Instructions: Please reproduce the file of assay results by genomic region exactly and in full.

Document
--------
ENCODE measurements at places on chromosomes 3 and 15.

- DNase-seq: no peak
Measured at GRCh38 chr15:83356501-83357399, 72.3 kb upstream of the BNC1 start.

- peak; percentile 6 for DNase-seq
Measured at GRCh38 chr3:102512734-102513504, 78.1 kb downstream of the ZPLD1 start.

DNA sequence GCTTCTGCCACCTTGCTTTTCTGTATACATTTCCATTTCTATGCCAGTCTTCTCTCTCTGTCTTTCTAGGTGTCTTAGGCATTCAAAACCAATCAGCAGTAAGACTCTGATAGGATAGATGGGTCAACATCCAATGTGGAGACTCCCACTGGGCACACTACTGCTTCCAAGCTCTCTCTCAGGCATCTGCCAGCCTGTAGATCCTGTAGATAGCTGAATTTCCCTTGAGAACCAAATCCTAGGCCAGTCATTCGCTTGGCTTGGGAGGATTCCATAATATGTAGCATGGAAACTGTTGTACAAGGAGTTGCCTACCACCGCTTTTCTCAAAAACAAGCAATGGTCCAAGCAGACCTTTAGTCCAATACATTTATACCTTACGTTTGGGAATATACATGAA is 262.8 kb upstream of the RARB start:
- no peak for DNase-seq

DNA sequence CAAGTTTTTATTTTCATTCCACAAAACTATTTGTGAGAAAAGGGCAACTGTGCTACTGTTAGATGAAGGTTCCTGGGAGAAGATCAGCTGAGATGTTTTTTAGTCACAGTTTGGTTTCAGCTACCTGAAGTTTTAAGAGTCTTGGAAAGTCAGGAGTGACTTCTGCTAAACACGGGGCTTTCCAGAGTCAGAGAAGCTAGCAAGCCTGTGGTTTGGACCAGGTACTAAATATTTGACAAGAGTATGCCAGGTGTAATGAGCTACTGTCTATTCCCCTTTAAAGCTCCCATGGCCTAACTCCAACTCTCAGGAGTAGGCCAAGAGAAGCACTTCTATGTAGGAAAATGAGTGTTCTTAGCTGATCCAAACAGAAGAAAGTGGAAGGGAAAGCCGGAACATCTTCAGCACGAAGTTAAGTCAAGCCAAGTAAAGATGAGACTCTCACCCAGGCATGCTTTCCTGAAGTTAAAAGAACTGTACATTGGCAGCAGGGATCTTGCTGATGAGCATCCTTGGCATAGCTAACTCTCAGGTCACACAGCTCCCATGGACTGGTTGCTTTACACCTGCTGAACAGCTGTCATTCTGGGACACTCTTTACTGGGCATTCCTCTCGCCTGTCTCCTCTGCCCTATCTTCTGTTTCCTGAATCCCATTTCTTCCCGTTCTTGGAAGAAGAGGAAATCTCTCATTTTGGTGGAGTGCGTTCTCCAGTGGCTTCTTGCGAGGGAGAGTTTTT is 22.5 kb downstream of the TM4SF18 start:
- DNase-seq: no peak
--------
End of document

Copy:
ENCODE measurements at places on chromosomes 3 and 15.

- DNase-seq: no peak
Measured at GRCh38 chr15:83356501-83357399, 72.3 kb upstream of the BNC1 start.

- peak; percentile 6 for DNase-seq
Measured at GRCh38 chr3:102512734-102513504, 78.1 kb downstream of the ZPLD1 start.

DNA sequence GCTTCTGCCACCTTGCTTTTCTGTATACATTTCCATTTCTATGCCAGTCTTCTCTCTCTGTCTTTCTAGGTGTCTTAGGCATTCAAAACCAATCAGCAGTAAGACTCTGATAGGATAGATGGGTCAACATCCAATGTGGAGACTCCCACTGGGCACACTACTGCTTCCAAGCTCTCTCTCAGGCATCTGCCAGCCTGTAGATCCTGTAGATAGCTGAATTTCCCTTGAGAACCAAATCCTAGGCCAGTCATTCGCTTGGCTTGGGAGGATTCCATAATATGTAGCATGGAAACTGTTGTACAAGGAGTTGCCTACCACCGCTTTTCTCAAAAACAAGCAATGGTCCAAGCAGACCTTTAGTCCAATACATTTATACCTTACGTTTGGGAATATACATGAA is 262.8 kb upstream of the RARB start:
- no peak for DNase-seq

DNA sequence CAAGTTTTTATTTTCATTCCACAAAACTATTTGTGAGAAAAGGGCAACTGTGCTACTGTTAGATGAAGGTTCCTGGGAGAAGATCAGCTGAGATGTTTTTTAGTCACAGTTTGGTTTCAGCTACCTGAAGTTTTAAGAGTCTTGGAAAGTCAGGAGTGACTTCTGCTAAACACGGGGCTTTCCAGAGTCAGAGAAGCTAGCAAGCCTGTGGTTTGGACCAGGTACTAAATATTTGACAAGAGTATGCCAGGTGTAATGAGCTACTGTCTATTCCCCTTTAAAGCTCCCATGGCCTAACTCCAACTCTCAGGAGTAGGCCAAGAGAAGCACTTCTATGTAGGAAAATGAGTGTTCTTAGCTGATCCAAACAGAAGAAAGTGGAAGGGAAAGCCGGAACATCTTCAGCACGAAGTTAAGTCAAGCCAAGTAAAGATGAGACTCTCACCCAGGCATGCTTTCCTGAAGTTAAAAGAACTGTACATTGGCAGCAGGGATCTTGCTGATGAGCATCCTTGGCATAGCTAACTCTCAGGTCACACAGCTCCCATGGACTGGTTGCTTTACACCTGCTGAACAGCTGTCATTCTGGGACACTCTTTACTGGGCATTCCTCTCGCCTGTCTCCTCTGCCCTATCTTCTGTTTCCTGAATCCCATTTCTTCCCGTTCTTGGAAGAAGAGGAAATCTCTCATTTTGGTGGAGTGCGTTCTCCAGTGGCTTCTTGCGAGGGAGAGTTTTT is 22.5 kb downstream of the TM4SF18 start:
- DNase-seq: no peak